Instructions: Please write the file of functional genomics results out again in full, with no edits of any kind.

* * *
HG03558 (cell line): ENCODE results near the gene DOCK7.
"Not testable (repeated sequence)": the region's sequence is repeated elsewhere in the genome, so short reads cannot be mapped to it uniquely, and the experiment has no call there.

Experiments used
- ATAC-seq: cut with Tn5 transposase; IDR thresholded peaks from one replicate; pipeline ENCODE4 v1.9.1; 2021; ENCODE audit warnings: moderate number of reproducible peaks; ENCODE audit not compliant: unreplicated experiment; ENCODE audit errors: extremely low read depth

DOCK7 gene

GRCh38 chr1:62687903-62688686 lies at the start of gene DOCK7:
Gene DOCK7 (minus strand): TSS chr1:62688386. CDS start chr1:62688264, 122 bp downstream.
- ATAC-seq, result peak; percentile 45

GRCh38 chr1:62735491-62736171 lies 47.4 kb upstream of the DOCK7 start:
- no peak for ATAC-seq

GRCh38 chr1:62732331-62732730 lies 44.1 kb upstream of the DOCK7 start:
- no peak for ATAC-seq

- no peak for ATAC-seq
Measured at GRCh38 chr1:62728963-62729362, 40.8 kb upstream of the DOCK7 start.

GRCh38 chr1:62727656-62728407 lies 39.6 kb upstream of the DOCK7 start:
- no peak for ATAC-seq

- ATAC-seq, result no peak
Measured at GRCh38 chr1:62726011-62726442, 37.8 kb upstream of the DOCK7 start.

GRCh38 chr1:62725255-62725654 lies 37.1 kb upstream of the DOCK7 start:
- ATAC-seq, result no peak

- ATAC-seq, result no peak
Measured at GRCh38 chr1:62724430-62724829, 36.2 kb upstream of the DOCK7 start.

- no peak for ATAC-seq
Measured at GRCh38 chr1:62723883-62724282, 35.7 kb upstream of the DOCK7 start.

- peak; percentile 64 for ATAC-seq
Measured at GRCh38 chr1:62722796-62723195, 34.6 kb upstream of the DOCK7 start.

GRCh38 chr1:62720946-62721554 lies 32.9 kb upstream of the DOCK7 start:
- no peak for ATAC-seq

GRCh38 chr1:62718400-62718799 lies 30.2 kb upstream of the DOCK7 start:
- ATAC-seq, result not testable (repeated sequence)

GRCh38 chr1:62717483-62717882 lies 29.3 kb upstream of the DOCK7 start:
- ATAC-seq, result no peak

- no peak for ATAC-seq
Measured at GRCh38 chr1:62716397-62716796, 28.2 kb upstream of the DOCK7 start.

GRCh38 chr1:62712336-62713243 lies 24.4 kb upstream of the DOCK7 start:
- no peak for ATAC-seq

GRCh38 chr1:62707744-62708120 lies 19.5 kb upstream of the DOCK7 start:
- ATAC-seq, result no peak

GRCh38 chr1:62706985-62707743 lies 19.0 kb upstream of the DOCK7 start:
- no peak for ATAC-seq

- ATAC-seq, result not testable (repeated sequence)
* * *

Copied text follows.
HG03558 (cell line): ENCODE results near the gene DOCK7.
"Not testable (repeated sequence)": the region's sequence is repeated elsewhere in the genome, so short reads cannot be mapped to it uniquely, and the experiment has no call there.

Experiments used
- ATAC-seq: cut with Tn5 transposase; IDR thresholded peaks from one replicate; pipeline ENCODE4 v1.9.1; 2021; ENCODE audit warnings: moderate number of reproducible peaks; ENCODE audit not compliant: unreplicated experiment; ENCODE audit errors: extremely low read depth

DOCK7 gene

GRCh38 chr1:62687903-62688686 lies at the start of gene DOCK7:
Gene DOCK7 (minus strand): TSS chr1:62688386. CDS start chr1:62688264, 122 bp downstream.
- ATAC-seq, result peak; percentile 45

GRCh38 chr1:62735491-62736171 lies 47.4 kb upstream of the DOCK7 start:
- no peak for ATAC-seq

GRCh38 chr1:62732331-62732730 lies 44.1 kb upstream of the DOCK7 start:
- no peak for ATAC-seq

- no peak for ATAC-seq
Measured at GRCh38 chr1:62728963-62729362, 40.8 kb upstream of the DOCK7 start.

GRCh38 chr1:62727656-62728407 lies 39.6 kb upstream of the DOCK7 start:
- no peak for ATAC-seq

- ATAC-seq, result no peak
Measured at GRCh38 chr1:62726011-62726442, 37.8 kb upstream of the DOCK7 start.

GRCh38 chr1:62725255-62725654 lies 37.1 kb upstream of the DOCK7 start:
- ATAC-seq, result no peak

- ATAC-seq, result no peak
Measured at GRCh38 chr1:62724430-62724829, 36.2 kb upstream of the DOCK7 start.

- no peak for ATAC-seq
Measured at GRCh38 chr1:62723883-62724282, 35.7 kb upstream of the DOCK7 start.

- peak; percentile 64 for ATAC-seq
Measured at GRCh38 chr1:62722796-62723195, 34.6 kb upstream of the DOCK7 start.

GRCh38 chr1:62720946-62721554 lies 32.9 kb upstream of the DOCK7 start:
- no peak for ATAC-seq

GRCh38 chr1:62718400-62718799 lies 30.2 kb upstream of the DOCK7 start:
- ATAC-seq, result not testable (repeated sequence)

GRCh38 chr1:62717483-62717882 lies 29.3 kb upstream of the DOCK7 start:
- ATAC-seq, result no peak

- no peak for ATAC-seq
Measured at GRCh38 chr1:62716397-62716796, 28.2 kb upstream of the DOCK7 start.

GRCh38 chr1:62712336-62713243 lies 24.4 kb upstream of the DOCK7 start:
- no peak for ATAC-seq

GRCh38 chr1:62707744-62708120 lies 19.5 kb upstream of the DOCK7 start:
- ATAC-seq, result no peak

GRCh38 chr1:62706985-62707743 lies 19.0 kb upstream of the DOCK7 start:
- no peak for ATAC-seq

- ATAC-seq, result not testable (repeated sequence)